As the photo shoot carries on, he tells funny stories about how he’d embarrass his teenage daughter—showing up to high school functions driving a Bentley and wearing a too-tight leather jacket. (Apparently this is just as embarrassing as picking up the kids in an old beater. A parent can never win.) After a few stories, it slips out that he’s taken those experiences and written a half-hour sitcom pilot based on them. It’s classic Foxx: Live life and then figure out how to use your experiences. Even now, he’s adapting.


How Jamie Foxx developed functional strength

Preparing for Django Unchained, Jamie Foxx had to become ripped, and he had to look like a slave. “In the 1800s, there was no Bally Total Fitness,” Foxx says. “That was a challenge. So instead of hiring a standard Hollywood personal trainer, Foxx worked with Jack Manson, who’d spent 7 years as a strength and conditioning coach for the NBA’s New Orleans Hornets. “Everything the slaves did was functional,” Manson says. “Picking cotton or swinging a sickle for sugarcane, they were using their backs, using their shoulders.”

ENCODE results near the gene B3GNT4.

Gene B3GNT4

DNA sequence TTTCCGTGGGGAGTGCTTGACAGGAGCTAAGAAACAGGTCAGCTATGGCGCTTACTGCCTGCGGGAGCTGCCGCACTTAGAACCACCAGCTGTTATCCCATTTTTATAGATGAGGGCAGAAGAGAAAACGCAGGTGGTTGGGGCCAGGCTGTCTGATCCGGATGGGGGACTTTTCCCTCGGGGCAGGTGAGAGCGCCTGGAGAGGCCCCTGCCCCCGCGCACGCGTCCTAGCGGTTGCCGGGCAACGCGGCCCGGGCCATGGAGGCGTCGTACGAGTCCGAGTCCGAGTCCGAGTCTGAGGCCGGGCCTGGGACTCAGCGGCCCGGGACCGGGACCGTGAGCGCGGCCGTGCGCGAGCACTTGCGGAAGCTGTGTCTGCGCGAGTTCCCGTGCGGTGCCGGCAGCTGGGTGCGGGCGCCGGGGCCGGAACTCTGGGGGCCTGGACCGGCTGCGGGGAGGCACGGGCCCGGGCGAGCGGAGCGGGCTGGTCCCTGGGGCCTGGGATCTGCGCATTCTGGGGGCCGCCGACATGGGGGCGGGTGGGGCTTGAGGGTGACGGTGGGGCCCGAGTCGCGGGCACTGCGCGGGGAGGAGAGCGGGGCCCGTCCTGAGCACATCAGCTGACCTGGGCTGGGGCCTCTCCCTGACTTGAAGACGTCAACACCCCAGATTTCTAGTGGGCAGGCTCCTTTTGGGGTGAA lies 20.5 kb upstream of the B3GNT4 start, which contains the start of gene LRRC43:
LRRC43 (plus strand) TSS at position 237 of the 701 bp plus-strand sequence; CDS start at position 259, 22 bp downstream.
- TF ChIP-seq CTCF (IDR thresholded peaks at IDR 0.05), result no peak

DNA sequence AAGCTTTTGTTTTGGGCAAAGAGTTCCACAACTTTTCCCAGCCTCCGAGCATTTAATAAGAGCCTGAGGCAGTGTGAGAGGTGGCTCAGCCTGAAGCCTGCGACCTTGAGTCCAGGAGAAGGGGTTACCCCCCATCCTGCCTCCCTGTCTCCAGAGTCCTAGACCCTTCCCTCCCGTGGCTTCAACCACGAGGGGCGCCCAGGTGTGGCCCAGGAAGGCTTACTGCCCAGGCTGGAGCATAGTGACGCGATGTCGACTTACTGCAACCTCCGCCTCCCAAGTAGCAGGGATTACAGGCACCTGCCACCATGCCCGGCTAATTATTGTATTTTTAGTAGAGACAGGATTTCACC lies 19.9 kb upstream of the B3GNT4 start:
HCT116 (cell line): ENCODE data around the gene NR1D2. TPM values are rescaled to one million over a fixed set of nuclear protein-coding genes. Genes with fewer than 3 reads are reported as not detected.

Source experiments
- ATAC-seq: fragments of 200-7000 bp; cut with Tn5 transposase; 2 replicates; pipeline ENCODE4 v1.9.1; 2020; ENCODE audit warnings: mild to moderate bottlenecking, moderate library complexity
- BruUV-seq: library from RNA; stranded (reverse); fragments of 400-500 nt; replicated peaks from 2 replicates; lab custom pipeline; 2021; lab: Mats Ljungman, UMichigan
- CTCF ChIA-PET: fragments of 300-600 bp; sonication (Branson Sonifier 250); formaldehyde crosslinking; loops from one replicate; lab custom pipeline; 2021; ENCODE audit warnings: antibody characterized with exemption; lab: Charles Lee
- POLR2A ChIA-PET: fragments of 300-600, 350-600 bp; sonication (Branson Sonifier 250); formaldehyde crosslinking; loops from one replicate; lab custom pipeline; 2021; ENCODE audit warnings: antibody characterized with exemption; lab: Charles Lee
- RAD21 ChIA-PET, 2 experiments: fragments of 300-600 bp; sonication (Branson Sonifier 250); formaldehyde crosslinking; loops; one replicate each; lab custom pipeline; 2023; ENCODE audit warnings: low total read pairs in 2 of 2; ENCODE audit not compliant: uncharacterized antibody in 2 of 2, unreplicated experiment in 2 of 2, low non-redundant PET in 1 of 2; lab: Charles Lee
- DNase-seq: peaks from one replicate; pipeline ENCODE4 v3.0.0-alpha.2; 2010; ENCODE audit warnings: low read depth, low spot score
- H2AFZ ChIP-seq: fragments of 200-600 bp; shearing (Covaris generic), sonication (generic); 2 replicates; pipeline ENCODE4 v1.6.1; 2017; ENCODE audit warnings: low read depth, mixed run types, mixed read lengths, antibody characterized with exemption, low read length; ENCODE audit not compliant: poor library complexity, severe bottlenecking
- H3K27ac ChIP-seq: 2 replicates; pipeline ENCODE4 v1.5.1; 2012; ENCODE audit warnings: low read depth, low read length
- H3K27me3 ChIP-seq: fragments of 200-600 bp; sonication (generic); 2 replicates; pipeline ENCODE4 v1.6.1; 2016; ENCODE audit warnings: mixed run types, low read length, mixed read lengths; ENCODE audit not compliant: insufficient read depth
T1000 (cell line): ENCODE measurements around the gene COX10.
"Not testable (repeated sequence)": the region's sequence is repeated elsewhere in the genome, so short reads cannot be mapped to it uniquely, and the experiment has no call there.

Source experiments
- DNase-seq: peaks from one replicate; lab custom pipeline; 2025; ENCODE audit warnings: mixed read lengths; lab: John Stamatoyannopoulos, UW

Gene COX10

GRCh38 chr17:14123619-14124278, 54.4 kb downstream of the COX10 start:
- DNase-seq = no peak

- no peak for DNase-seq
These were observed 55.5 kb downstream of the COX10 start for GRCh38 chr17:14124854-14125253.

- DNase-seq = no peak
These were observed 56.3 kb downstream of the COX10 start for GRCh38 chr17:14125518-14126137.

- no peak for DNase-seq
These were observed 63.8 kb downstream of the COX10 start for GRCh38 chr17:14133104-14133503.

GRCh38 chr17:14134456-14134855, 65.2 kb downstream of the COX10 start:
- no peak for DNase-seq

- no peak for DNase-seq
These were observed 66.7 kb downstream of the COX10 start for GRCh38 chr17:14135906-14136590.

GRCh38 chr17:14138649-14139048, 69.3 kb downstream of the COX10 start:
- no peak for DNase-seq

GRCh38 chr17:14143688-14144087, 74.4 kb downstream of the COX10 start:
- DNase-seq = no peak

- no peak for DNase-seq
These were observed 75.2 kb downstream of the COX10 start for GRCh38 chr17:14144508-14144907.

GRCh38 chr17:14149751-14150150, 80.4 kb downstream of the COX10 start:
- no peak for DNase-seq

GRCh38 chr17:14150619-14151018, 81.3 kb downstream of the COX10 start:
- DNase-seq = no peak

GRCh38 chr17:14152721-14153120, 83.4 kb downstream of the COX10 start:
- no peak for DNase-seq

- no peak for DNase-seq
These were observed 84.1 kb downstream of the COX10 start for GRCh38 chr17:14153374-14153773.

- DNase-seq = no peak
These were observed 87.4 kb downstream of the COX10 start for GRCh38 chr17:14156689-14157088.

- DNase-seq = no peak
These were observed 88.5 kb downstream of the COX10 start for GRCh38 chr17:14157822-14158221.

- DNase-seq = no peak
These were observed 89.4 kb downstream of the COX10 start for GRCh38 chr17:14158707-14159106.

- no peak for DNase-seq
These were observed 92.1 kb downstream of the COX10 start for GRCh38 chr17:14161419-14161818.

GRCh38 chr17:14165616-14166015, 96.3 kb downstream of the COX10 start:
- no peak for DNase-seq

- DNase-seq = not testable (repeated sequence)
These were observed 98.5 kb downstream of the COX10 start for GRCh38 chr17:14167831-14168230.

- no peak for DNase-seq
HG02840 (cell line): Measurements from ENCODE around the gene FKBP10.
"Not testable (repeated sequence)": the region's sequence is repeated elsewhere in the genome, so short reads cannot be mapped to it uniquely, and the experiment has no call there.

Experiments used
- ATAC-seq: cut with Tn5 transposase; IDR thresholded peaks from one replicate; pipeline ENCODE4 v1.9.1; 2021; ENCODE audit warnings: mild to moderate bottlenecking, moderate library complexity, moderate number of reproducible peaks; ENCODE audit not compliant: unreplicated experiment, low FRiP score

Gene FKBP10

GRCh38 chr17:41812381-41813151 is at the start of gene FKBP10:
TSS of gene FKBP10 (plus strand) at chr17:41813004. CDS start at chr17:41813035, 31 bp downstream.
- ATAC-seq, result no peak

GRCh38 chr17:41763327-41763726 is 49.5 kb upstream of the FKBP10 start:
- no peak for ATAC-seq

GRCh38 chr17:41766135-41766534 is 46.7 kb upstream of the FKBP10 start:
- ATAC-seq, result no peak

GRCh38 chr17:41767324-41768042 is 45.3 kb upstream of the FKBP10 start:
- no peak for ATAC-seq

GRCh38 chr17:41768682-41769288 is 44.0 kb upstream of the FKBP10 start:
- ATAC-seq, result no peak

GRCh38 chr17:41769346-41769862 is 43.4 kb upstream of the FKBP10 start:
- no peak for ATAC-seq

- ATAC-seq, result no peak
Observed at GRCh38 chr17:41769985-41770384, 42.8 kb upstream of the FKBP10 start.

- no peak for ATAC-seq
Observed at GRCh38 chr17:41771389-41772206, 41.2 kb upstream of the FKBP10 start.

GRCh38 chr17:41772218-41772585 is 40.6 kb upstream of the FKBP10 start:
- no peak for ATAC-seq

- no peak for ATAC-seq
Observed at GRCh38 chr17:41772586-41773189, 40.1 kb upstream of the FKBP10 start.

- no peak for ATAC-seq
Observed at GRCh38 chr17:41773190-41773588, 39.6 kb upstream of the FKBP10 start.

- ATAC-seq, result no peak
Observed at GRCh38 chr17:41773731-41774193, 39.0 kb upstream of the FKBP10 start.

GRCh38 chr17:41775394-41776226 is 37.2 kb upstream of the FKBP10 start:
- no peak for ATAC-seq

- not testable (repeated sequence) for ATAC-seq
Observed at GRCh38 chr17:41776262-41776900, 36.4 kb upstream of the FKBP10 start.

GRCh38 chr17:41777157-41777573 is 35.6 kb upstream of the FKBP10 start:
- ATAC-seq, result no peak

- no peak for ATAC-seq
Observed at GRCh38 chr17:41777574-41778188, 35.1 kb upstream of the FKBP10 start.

“I had been doing bench presses my whole life,” Foxx says. “The chest, the front. But I hadn’t been working on my back, so it made me hunch forward.”

Manson stressed back and core muscles rather than “show muscles.” Foxx played basketball to stay lean, and he quit emphasizing chest weights; this in turn improved his posture. Foxx also traded weights for resistance bands and stretches. Manson loves stretches and pullups, and he’s a big believer in the power of balance, especially as clients approach middle age. One simple move he recommends: Stand on one foot with your leg extended straight out in front of you, parallel to the floor, and hold the pose for 10 seconds. Then swing it out to the side for another 10, and to the back for another 10. Then switch legs. When you’re comfortable with that, try doing it on a balance beam, Bosu ball, or Airex pad.